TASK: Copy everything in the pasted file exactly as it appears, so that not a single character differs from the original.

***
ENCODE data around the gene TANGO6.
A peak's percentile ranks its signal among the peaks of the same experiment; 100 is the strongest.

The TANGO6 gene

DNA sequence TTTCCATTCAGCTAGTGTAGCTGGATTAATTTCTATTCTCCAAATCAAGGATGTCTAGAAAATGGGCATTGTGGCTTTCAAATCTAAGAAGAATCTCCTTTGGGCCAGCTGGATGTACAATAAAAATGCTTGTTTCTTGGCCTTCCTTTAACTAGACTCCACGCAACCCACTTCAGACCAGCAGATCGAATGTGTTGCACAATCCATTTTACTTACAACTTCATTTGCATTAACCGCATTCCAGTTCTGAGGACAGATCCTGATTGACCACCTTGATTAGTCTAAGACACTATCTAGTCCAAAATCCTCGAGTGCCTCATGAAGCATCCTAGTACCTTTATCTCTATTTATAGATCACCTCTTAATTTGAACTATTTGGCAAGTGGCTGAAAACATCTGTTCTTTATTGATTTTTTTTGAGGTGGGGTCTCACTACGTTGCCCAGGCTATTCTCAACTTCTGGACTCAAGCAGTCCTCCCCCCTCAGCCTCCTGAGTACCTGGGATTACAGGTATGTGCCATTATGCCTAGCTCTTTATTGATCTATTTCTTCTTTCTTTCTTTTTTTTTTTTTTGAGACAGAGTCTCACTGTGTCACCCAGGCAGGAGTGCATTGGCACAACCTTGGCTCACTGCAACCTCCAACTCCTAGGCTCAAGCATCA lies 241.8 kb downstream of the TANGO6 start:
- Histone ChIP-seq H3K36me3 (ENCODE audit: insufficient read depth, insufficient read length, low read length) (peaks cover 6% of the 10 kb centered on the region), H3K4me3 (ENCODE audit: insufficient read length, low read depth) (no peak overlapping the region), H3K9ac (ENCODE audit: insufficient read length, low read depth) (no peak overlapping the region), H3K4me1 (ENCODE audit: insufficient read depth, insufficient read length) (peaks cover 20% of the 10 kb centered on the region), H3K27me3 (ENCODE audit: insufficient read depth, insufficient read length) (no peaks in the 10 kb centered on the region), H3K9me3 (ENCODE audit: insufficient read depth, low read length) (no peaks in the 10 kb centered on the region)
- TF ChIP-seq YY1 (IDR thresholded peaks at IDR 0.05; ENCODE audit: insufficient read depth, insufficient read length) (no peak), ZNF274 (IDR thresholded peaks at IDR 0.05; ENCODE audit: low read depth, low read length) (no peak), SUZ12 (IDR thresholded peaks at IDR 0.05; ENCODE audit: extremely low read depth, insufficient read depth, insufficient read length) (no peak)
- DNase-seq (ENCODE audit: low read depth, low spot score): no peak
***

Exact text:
ENCODE data around the gene TANGO6.
A peak's percentile ranks its signal among the peaks of the same experiment; 100 is the strongest.

The TANGO6 gene

DNA sequence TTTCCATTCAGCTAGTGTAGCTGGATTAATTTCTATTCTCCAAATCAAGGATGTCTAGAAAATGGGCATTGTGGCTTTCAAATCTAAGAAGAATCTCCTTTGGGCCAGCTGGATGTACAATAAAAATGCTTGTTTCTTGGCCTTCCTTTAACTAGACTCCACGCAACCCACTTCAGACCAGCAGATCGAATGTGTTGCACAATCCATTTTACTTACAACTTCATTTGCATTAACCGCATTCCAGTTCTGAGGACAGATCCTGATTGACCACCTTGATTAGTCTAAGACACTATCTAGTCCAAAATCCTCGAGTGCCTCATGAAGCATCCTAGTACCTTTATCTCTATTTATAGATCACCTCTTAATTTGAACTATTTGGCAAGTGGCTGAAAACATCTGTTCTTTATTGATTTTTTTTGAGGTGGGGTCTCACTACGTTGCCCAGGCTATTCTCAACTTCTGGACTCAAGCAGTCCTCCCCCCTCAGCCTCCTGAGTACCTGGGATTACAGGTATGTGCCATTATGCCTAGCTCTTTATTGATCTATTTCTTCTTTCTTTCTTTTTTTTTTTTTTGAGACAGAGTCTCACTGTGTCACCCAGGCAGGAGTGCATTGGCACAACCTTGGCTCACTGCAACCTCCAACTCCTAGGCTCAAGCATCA lies 241.8 kb downstream of the TANGO6 start:
- Histone ChIP-seq H3K36me3 (ENCODE audit: insufficient read depth, insufficient read length, low read length) (peaks cover 6% of the 10 kb centered on the region), H3K4me3 (ENCODE audit: insufficient read length, low read depth) (no peak overlapping the region), H3K9ac (ENCODE audit: insufficient read length, low read depth) (no peak overlapping the region), H3K4me1 (ENCODE audit: insufficient read depth, insufficient read length) (peaks cover 20% of the 10 kb centered on the region), H3K27me3 (ENCODE audit: insufficient read depth, insufficient read length) (no peaks in the 10 kb centered on the region), H3K9me3 (ENCODE audit: insufficient read depth, low read length) (no peaks in the 10 kb centered on the region)
- TF ChIP-seq YY1 (IDR thresholded peaks at IDR 0.05; ENCODE audit: insufficient read depth, insufficient read length) (no peak), ZNF274 (IDR thresholded peaks at IDR 0.05; ENCODE audit: low read depth, low read length) (no peak), SUZ12 (IDR thresholded peaks at IDR 0.05; ENCODE audit: extremely low read depth, insufficient read depth, insufficient read length) (no peak)
- DNase-seq (ENCODE audit: low read depth, low spot score): no peak